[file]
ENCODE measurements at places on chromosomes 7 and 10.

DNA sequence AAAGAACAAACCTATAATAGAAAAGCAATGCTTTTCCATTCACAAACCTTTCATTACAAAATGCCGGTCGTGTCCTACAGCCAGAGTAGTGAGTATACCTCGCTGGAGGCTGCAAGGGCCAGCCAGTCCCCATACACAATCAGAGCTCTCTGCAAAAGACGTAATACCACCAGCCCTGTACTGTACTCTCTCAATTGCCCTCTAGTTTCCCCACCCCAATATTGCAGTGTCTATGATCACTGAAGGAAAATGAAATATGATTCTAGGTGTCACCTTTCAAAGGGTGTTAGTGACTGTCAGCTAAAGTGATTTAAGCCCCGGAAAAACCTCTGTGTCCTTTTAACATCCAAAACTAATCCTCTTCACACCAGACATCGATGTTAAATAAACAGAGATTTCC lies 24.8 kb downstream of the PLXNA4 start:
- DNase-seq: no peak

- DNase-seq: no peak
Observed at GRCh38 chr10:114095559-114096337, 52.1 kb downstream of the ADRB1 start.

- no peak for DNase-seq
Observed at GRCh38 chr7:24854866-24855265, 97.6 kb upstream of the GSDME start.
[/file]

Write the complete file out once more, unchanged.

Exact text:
ENCODE measurements at places on chromosomes 7 and 10.

DNA sequence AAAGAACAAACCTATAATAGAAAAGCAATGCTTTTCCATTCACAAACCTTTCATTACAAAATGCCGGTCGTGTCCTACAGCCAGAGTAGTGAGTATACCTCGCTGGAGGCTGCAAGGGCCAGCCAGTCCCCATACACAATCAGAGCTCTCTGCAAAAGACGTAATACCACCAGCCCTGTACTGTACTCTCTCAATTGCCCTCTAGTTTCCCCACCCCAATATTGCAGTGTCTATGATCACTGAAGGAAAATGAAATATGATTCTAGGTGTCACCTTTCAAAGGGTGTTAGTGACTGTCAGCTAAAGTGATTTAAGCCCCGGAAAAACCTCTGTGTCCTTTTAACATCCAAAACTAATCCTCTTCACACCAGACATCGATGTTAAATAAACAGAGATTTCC lies 24.8 kb downstream of the PLXNA4 start:
- DNase-seq: no peak

- DNase-seq: no peak
Observed at GRCh38 chr10:114095559-114096337, 52.1 kb downstream of the ADRB1 start.

- no peak for DNase-seq
Observed at GRCh38 chr7:24854866-24855265, 97.6 kb upstream of the GSDME start.